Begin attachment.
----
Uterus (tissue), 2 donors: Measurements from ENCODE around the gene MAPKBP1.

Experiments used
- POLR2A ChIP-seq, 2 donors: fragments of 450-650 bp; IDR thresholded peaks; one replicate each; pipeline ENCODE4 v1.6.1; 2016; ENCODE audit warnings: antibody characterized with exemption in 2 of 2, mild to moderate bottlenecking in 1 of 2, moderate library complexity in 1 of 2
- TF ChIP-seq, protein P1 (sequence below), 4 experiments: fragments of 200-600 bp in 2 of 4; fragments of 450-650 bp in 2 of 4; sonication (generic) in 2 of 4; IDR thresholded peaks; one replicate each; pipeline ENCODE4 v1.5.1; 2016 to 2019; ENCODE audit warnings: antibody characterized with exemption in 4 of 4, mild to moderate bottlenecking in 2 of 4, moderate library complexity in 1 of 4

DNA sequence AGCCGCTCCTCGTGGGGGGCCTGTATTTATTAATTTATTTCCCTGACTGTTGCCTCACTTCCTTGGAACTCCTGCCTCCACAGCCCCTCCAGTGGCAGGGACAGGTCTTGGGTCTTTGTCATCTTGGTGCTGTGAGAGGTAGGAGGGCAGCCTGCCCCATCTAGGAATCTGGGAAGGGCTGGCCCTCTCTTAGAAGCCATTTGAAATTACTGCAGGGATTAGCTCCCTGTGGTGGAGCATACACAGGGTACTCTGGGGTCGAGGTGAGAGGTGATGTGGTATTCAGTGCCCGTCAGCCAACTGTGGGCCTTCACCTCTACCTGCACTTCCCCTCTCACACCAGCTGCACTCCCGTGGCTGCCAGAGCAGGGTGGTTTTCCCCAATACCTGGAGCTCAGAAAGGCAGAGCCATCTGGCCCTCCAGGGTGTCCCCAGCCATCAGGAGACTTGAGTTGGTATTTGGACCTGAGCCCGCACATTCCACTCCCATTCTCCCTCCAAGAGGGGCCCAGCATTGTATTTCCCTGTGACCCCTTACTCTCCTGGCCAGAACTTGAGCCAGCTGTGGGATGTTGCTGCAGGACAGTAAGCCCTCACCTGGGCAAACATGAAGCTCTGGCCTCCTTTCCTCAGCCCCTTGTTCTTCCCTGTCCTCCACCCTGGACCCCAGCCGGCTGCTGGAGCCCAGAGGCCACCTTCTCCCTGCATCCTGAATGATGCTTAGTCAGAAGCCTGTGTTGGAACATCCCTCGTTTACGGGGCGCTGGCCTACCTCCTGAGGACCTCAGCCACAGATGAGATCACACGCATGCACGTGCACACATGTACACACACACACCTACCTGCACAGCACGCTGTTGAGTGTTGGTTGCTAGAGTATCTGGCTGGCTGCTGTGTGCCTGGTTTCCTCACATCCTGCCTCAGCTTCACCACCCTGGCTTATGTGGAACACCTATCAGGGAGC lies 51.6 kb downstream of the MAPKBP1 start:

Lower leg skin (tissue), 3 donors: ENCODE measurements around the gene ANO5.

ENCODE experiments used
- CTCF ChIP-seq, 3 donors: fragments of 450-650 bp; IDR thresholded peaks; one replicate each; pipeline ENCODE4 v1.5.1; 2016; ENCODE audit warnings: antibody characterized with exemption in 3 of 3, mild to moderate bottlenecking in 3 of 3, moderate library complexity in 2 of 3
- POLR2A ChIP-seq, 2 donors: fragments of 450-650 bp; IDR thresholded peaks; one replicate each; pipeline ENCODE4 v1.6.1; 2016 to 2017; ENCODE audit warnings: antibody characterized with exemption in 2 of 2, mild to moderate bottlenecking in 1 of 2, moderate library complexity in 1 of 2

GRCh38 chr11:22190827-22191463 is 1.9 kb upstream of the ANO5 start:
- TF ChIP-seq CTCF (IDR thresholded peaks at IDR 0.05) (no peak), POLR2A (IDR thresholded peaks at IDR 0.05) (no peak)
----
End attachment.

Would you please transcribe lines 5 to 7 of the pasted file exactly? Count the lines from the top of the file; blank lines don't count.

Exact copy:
DNA sequence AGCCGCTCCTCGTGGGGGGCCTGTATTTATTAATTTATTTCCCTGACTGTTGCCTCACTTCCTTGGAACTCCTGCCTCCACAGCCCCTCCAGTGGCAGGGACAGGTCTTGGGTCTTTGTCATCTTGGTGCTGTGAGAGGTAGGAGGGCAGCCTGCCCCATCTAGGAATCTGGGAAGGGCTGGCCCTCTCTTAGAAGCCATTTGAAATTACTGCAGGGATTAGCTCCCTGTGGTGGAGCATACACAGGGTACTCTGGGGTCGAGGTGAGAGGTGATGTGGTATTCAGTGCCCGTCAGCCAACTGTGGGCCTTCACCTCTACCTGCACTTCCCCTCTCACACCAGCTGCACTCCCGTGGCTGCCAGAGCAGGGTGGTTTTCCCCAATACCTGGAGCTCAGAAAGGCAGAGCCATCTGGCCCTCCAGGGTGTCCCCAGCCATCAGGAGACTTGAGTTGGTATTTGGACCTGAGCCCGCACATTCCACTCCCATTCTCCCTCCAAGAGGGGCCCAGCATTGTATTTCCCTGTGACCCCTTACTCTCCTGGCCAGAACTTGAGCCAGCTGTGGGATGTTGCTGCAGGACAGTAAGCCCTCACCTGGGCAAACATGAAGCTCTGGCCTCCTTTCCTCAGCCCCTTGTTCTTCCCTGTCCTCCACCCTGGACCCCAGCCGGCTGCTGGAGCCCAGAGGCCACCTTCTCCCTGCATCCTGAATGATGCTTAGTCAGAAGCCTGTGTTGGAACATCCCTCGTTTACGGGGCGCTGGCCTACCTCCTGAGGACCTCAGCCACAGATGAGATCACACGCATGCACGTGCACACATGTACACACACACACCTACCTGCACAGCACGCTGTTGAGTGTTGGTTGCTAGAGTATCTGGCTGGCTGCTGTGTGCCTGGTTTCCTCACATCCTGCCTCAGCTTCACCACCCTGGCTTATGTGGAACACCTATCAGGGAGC lies 51.6 kb downstream of the MAPKBP1 start:

Lower leg skin (tissue), 3 donors: ENCODE measurements around the gene ANO5.

ENCODE experiments used